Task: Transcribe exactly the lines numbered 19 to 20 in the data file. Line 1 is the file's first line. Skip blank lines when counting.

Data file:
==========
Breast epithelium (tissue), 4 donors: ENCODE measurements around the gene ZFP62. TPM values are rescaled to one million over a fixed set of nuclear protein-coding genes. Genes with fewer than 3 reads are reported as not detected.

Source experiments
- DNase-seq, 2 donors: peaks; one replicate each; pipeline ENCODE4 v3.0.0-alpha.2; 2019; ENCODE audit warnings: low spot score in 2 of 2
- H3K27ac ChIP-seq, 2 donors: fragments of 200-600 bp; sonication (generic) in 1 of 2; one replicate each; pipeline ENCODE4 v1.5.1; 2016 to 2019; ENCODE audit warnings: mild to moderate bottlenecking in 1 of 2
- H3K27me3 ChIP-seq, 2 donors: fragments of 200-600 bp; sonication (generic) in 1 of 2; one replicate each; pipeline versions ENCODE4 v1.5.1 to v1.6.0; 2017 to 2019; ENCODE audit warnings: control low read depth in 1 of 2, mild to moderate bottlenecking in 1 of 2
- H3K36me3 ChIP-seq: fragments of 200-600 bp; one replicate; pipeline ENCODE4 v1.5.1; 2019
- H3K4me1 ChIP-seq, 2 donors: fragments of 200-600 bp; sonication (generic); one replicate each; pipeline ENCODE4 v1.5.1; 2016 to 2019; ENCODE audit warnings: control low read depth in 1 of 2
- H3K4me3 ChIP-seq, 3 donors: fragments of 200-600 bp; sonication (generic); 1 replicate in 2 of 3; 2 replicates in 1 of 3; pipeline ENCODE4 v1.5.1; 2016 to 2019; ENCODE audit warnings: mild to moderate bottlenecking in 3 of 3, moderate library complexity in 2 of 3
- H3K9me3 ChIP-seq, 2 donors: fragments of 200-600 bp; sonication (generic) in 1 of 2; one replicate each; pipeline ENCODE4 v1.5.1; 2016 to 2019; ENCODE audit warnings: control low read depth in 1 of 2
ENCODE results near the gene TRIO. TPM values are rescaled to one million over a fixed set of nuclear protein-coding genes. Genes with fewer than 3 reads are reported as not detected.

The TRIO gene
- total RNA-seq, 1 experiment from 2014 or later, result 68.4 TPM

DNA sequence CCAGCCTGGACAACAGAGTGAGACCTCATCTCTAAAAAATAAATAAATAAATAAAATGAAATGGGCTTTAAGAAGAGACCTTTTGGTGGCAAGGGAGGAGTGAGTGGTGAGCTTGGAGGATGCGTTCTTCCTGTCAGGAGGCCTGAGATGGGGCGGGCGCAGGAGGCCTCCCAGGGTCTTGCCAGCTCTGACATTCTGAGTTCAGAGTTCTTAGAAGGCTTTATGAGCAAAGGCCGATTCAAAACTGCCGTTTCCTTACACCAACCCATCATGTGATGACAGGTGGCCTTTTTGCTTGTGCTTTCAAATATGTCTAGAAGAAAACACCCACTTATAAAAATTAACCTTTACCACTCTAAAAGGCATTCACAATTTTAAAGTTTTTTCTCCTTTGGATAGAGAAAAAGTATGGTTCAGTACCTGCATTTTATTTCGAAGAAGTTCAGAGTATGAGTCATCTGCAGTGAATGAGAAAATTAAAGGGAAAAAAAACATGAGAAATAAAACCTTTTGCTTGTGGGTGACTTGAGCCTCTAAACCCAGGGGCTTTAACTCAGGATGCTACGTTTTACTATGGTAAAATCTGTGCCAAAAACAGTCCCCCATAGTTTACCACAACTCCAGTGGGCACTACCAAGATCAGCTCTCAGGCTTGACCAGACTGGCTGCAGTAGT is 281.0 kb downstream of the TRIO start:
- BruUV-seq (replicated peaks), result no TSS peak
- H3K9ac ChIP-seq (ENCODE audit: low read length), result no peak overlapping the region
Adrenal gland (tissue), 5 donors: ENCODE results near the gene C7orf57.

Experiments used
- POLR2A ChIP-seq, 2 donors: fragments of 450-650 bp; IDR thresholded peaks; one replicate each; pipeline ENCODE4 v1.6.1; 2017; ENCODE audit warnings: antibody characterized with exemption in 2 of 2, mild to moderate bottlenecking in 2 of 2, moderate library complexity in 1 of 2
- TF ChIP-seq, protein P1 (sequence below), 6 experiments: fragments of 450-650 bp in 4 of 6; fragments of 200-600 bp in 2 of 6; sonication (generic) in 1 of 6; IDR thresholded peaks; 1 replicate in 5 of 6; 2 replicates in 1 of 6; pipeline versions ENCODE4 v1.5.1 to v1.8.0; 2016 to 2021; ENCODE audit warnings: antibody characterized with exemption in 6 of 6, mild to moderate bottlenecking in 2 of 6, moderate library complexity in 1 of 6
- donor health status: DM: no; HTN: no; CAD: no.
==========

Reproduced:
- TF ChIP-seq, protein P1 (sequence below), 6 experiments: fragments of 450-650 bp in 4 of 6; fragments of 200-600 bp in 2 of 6; sonication (generic) in 1 of 6; IDR thresholded peaks; 1 replicate in 5 of 6; 2 replicates in 1 of 6; pipeline versions ENCODE4 v1.5.1 to v1.8.0; 2016 to 2021; ENCODE audit warnings: antibody characterized with exemption in 6 of 6, mild to moderate bottlenecking in 2 of 6, moderate library complexity in 1 of 6
- donor health status: DM: no; HTN: no; CAD: no.